Wan C, Tu X, Messing S, Li X, Yang Z, Zhao X, Gao L, Yang Y, Pan J, Zhou Z. Development and validation of the general module of the system of quality of life instruments for chronic diseases and its comparison with SF-36. J Pain Symptom Manag. 2011;42:93–104.
Wan C, Li H, Fan X, Yang R, Pan J, Chen W, Zhao R. Development and validation of the coronary heart disease scale under the system of quality of life instruments for chronic diseases QLICD-CHD: combinations of classical test theory and generalizability theory. Health Qual Life Outcomes. 2014;12:82.
Lei P, Lei G, Tian J, Zhou Z, Zhao M, Wan C. Development and validation of the irritable bowel syndrome scale under the system of quality of life instruments for chronic diseases QLICD-IBS: combinations of classical test theory and generalizability theory. Int J Color Dis. 2014;29:1245–55.
Wan C, Jiang R, Tu XM, Tang W, Pan J, Yang R, Li X, Yang Z, Zhang X. The hypertension scale of the system of quality of life instruments for chronic diseases, QLICD-HY: a development and validation study. Int J Nurs Stud. 2012;49:465–80.
Ware JJ. SF-36 health survey update. Spine (Phila Pa 1976). 2000;25:3130–9.
D R H. Beyond internal consistency reliability: rationale and user's guide for multitrait analysis program on the microcomputer. Behav Res Methods Instrum Comp. 1990;22:167–75.
Terwee CB, Bot SD, de Boer MR, van der Windt DA, Knol DL, Dekker J, Bouter LM, de Vet HC. Quality criteria were proposed for measurement properties of health status questionnaires. J Clin Epidemiol. 2007;60:34–42.
Husted JA, Cook RJ, Farewell VT, Gladman DD: Methods for assessing responsiveness: a critical review and recommendations. J Clin Epidemiol. 2000 53:459–468.
Khan S, Imtiaz A, Khan AN. Health status and quality of life in tuberculosis: systematic review of study design, instruments, measuring properties and outcomes. Health Sci J. 2017 11: 1.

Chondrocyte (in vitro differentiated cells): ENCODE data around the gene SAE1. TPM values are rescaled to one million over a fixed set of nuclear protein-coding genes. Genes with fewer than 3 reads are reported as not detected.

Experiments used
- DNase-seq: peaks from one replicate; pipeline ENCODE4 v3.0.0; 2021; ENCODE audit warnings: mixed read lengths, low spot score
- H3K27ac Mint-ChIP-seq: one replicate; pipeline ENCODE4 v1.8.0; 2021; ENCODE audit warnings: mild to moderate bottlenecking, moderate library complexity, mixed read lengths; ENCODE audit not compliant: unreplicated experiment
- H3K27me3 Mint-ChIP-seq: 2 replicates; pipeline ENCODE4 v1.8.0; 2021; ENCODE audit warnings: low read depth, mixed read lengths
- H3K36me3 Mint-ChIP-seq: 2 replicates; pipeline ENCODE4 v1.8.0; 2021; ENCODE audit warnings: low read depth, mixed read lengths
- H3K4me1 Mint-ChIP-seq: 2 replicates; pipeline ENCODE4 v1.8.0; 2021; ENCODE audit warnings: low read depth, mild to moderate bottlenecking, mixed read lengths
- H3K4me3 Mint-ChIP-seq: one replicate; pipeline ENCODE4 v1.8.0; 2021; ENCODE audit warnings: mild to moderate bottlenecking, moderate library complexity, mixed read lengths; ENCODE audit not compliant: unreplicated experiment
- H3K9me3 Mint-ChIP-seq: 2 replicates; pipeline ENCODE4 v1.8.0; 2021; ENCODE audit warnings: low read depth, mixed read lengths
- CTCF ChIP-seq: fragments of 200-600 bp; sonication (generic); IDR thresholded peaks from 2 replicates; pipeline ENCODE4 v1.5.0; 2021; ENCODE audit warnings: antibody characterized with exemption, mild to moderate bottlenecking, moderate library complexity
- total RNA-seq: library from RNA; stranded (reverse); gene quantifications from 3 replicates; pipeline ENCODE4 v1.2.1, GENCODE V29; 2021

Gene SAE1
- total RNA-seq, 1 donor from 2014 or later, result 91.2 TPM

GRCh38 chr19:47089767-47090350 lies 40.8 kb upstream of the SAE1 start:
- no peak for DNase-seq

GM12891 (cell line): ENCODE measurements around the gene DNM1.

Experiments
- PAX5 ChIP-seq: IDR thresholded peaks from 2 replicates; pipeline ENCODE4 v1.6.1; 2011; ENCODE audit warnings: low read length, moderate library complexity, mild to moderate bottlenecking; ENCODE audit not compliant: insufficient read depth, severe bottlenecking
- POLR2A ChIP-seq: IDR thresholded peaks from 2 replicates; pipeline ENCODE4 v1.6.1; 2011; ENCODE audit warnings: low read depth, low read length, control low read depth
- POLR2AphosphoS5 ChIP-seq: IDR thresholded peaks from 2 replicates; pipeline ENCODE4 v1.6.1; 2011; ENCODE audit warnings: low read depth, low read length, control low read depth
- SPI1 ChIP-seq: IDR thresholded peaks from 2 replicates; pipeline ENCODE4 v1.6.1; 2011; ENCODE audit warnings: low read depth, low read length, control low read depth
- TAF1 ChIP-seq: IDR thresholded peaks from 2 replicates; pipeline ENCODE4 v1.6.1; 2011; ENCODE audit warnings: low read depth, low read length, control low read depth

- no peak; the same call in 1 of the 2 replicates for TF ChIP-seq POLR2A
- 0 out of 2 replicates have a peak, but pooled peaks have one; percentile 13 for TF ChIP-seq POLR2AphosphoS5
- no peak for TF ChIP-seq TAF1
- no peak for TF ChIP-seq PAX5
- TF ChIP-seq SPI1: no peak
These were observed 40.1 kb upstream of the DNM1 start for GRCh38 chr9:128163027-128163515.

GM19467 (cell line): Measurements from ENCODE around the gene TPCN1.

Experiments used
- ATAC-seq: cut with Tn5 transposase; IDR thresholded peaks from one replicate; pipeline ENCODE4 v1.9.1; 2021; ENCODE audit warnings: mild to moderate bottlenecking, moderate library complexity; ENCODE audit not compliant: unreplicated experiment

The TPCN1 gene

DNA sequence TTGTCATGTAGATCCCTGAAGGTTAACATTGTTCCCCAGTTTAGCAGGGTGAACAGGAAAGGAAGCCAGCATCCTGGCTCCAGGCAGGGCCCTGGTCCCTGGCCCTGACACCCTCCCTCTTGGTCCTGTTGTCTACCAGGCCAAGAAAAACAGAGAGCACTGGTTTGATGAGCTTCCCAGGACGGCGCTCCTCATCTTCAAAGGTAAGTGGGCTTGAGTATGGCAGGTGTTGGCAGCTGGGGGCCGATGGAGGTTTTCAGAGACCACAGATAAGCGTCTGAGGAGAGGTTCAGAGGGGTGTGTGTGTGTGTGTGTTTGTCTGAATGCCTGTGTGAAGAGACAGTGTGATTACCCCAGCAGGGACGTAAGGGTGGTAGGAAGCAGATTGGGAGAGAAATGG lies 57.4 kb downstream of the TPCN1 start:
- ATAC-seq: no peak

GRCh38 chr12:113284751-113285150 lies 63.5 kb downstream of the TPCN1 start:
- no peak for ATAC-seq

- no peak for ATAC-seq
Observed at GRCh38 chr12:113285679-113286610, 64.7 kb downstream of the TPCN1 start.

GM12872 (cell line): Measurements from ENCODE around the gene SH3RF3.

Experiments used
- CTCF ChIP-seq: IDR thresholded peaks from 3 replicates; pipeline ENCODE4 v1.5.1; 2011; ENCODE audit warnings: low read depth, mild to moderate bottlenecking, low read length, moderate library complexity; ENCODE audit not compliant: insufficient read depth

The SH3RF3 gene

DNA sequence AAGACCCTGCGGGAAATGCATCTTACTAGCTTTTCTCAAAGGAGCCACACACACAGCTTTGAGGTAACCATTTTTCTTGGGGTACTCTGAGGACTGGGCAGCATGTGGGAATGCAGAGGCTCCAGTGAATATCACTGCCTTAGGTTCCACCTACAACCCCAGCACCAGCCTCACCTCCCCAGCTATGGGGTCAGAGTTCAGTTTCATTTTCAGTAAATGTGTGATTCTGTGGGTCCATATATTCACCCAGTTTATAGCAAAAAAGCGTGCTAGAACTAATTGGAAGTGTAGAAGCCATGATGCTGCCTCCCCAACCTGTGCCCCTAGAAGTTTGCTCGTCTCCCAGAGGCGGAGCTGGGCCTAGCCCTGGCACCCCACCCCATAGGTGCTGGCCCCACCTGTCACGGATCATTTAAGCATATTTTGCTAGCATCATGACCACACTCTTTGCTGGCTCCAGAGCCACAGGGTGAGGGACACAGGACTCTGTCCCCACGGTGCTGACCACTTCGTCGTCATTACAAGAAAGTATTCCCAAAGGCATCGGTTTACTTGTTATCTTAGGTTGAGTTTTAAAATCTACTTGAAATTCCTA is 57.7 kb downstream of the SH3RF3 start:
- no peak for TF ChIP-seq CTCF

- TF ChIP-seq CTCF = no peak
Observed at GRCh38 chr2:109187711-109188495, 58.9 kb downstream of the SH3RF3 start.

Dhingra VK, Rajpal S. Health related quality of life (HRQL) scoring (DR-12 score) in tuberculosis--additional evaluative tool under DOTS. J Commun Dis. 2005;37:261–8.
Brown J, Capocci S, Smith C, Morris S, Abubakar I, Lipman M. Health status and quality of life in tuberculosis. Int J Infect Dis. 2015;32:68–75.
In carrying out this research project, we have received substantial assistance from staffs of Yunnan CDC, the first affiliated hospital of Kunming Medical University and the affiliated hospital of Guangdong Medical University. We sincerely acknowledge all the support. We would like to thank Prof. Jian Zhang from Georgia Southern University, Prof. Truls Ostbye from Duke University and Yi Qian from Fudan University for revising the manuscript.
This study was supported by the National Natural Science Foundation of China (71373058, 30860248), the Science and Technological Planning Program of Guangdong Province (2013B021800074).
Availability of data and materials
Please contact the authors for data requests.
Ethics approval and consent to participate
The study protocol was approved by the Institutional Review Board of the investigators’ institutions. The respondents were anonymous, voluntary and provided consent for participation.
Consent for publication
No individual’s personal data has been included.
The authors declare that they have no competing interests.
Springer Nature remains neutral with regard to jurisdictional claims in published maps and institutional affiliations.
About this article
Cite this article
Sun, Y., Yang, Z., Wan, C. et al. Development and validation of the pulmonary tuberculosis scale of the system of Quality of Life Instruments for Chronic Diseases (QLICD-PT). Health Qual Life Outcomes 16, 137 (2018). https://doi.org/10.1186/s12955-018-0960-5
- Quality of life
- Disease-specific instrument
- Pulmonary tuberculosis